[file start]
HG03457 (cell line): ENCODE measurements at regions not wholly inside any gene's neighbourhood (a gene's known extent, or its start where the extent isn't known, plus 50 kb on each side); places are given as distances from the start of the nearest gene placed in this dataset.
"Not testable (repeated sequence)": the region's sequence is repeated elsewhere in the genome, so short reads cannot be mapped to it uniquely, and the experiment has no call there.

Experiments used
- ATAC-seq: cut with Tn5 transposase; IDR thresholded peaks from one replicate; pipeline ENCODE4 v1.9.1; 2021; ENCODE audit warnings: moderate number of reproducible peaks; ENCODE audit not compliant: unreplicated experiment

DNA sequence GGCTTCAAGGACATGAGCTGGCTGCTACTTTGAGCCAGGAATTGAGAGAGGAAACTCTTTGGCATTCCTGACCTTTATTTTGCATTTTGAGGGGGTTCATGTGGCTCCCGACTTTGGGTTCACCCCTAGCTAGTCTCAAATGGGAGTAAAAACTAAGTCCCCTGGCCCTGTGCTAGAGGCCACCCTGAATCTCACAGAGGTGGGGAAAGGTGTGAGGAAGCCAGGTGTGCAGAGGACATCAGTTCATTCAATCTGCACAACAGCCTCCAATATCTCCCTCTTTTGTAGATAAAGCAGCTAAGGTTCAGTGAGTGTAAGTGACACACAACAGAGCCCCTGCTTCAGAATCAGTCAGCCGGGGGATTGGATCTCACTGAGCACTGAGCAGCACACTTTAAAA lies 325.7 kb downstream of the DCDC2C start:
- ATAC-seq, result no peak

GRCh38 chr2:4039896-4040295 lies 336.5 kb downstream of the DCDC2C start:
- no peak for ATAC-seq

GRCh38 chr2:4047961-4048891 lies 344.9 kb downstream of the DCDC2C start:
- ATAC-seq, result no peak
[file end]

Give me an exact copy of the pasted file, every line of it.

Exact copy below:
HG03457 (cell line): ENCODE measurements at regions not wholly inside any gene's neighbourhood (a gene's known extent, or its start where the extent isn't known, plus 50 kb on each side); places are given as distances from the start of the nearest gene placed in this dataset.
"Not testable (repeated sequence)": the region's sequence is repeated elsewhere in the genome, so short reads cannot be mapped to it uniquely, and the experiment has no call there.

Experiments used
- ATAC-seq: cut with Tn5 transposase; IDR thresholded peaks from one replicate; pipeline ENCODE4 v1.9.1; 2021; ENCODE audit warnings: moderate number of reproducible peaks; ENCODE audit not compliant: unreplicated experiment

DNA sequence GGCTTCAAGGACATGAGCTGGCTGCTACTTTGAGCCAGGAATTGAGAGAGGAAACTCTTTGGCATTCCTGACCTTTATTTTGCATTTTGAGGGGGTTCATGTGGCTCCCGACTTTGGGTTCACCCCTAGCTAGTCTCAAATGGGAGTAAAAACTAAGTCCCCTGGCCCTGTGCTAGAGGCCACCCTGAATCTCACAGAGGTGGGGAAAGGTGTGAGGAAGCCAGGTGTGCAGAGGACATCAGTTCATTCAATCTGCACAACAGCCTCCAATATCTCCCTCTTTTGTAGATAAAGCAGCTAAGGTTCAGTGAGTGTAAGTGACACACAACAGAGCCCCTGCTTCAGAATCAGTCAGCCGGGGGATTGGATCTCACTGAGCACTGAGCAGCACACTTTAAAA lies 325.7 kb downstream of the DCDC2C start:
- ATAC-seq, result no peak

GRCh38 chr2:4039896-4040295 lies 336.5 kb downstream of the DCDC2C start:
- no peak for ATAC-seq

GRCh38 chr2:4047961-4048891 lies 344.9 kb downstream of the DCDC2C start:
- ATAC-seq, result no peak